What’s the Difference Between Deemed Consent & Virtual Meetings in a CVL?
The new Insolvency Rules that came into force at the beginning of April 2017 have made significant changes to the way creditors’ voluntary liquidations (CVLs) will now be conducted. One of the biggest changes to be introduced is the newly deemed consent rules. They state that a CVL proposal by the liquidator is ‘deemed’ to be approved if a liquidator writes to the company’s creditors detailing the proposal and less than 10 percent of creditors, by the value of the shares, object.
However, deemed consent is not the only way decisions can be made under the new Insolvency Rules. There are a number of alternative options to deemed consent that can be used when decisions are made. That includes:
- Electronic voting
- Virtual meetings
- Physical meetings (where certain restrictions are met)
- Any other procedure that allows creditors to make decisions equally
Where a decision is to be made about the appointment of a liquidator in the first instance, deemed consent and virtual meetings are the two possible routes in (aside from a physical meeting where appropriate). But what are the key differences between deemed consent and virtual meetings and how do they affect the way the creditors’ voluntary liquidation is handled?
- Deemed consent – When using deemed consent, problems can arise where there are material transactions, such as book debts being converted into cash, right up to the appointment of the liquidator. This is because the statement of affairs that will have been sent to the creditors will not state the company’s affairs accurately on the decision date.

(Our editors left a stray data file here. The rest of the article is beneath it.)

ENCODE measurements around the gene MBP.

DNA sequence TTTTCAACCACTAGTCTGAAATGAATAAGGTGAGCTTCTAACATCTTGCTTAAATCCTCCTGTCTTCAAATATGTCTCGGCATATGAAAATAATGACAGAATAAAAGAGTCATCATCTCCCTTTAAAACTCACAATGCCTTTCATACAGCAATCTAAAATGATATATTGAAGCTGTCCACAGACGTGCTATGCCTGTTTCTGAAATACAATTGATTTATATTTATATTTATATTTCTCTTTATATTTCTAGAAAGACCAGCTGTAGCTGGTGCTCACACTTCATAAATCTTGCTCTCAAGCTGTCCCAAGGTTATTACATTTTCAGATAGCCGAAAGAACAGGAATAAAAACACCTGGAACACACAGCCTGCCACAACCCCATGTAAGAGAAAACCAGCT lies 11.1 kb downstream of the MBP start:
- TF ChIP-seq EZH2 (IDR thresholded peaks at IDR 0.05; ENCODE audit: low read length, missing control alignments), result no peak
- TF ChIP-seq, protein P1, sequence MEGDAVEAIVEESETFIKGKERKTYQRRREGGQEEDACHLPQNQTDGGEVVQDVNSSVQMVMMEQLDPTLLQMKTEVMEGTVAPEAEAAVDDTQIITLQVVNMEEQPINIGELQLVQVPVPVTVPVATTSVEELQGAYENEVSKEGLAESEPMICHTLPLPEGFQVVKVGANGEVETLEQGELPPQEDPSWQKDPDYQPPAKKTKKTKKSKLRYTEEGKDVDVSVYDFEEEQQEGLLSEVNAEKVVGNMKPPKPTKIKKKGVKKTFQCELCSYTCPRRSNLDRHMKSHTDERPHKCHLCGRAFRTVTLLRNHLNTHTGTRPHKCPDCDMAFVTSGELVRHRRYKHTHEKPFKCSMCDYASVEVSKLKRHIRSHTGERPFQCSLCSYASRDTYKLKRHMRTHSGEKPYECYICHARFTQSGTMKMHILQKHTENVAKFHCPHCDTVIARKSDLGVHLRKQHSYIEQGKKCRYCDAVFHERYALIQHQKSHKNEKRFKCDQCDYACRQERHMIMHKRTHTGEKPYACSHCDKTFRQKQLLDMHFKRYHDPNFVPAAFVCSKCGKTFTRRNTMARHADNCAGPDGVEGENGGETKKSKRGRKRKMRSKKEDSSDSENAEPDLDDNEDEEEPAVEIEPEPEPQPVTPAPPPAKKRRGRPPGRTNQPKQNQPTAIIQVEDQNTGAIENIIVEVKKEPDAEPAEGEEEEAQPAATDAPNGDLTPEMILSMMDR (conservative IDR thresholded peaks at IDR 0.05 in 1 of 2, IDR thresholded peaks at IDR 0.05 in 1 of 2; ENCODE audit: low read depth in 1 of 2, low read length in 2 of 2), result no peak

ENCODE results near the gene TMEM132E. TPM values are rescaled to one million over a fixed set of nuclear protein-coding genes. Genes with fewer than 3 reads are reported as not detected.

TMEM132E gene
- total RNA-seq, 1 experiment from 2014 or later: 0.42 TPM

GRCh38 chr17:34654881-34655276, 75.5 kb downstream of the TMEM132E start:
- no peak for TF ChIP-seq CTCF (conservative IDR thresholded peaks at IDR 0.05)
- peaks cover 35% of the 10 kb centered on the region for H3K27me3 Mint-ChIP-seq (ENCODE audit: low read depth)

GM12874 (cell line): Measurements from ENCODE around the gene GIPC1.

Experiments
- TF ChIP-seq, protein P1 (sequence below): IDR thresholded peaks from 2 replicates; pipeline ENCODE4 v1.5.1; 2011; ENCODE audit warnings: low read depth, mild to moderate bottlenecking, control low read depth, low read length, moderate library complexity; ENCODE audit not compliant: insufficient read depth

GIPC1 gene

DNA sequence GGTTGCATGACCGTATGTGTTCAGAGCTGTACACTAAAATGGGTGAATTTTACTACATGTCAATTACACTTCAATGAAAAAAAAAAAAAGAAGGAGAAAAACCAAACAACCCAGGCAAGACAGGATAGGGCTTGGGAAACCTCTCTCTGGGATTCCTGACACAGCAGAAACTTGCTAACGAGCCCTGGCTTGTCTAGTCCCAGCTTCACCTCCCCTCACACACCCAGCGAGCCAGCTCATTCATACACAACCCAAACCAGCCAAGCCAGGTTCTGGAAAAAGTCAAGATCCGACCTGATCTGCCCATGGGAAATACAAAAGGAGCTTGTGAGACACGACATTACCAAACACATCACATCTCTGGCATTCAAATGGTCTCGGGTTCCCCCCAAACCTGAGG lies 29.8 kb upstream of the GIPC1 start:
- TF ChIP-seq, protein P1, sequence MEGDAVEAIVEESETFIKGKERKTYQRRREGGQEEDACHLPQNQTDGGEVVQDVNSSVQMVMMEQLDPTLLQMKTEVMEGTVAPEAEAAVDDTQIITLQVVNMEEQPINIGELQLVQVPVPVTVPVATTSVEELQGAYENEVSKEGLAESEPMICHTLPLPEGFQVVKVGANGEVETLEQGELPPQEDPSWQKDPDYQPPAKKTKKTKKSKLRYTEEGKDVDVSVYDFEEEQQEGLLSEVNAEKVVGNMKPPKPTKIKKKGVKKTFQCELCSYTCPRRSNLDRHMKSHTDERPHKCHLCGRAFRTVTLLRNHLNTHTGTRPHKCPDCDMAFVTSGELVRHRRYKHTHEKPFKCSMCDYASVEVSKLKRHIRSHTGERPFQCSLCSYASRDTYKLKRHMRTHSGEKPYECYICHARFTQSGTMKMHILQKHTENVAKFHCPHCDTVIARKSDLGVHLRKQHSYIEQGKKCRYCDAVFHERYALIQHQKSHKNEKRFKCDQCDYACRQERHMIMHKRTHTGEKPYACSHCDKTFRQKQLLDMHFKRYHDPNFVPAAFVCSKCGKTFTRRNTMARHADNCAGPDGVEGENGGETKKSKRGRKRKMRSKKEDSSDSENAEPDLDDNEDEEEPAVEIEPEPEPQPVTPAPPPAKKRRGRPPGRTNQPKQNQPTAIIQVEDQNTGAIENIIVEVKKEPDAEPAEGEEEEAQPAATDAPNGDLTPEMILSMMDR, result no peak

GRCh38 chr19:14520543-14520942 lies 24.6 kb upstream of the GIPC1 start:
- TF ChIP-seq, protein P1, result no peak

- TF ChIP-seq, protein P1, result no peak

In this case, the company directors will have to send a report to the creditors detailing company transactions between the date of making the statement and the appointment being made. This report must be delivered three days before the decision date, which further delays the process.
- Virtual meeting – In the case of a virtual meeting, any last minute material transactions can be reported at the meeting. The statement of affairs will also only usually be signed off immediately before the meeting so there’ll be no reason for delays.
Decisions About the Liquidator’s Fees
- Deemed consent – It is stated in the Insolvency Rules that ‘deemed consent cannot be used to make decisions about the remuneration of a person’.
- Virtual meeting – Instead, the insolvency practitioner will have to use one of the decision-making processes listed above. One of those is to call a virtual meeting. The advantage of a virtual meeting, in this case, is that the liquidator’s fees can be agreed straightaway.
- Deemed consent – The deadline for opposing the appointment of a liquidator under deemed consent is one minute before midnight. This means a creditor can oppose the proposal at 11pm and the liquidator will not know whether they are in office until the next day or in some cases, until after the weekend.
- Virtual meeting – Virtual meetings can be held at any time, although the convener does need to ‘have regard for the convenience of those invited to attend’. This means the timing and platform of the virtual meeting still need to be considered, but it does ensure that any decisions made are instant.
Advertising the CVL
- Deemed consent – One advantage of deemed consent is that notice of the creditors’ voluntary liquidation does not have to be advertised in the London Gazette. This reduces the costs of the liquidation.